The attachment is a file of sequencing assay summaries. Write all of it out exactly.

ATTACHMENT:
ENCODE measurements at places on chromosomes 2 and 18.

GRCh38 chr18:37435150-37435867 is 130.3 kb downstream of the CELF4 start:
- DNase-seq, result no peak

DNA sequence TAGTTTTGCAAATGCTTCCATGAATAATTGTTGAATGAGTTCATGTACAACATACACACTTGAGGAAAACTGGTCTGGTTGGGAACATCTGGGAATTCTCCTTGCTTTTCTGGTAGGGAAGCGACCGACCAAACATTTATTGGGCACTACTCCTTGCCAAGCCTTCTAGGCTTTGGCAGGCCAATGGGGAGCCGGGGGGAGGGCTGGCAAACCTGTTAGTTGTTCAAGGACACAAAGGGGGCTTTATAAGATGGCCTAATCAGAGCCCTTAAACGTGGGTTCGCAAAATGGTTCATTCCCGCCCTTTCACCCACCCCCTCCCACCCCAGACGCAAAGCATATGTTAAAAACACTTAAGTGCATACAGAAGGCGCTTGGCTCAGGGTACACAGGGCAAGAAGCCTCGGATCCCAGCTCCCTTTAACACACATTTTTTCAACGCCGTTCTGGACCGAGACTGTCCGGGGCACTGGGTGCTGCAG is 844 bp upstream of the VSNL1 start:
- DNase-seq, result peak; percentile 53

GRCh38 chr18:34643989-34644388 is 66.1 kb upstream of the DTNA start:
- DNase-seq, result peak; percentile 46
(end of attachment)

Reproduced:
ENCODE measurements at places on chromosomes 2 and 18.

GRCh38 chr18:37435150-37435867 is 130.3 kb downstream of the CELF4 start:
- DNase-seq, result no peak

DNA sequence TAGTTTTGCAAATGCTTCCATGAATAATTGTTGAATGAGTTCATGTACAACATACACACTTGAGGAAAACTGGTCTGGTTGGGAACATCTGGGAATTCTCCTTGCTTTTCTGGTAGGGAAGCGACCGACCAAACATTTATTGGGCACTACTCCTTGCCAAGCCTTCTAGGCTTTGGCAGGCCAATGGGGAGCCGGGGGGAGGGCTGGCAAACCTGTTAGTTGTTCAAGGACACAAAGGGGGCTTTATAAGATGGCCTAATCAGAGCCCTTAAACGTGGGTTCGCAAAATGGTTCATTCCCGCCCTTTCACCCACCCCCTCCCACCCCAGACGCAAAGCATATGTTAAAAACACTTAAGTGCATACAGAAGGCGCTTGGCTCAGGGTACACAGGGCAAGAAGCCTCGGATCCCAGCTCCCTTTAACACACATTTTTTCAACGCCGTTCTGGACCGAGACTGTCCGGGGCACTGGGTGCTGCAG is 844 bp upstream of the VSNL1 start:
- DNase-seq, result peak; percentile 53

GRCh38 chr18:34643989-34644388 is 66.1 kb upstream of the DTNA start:
- DNase-seq, result peak; percentile 46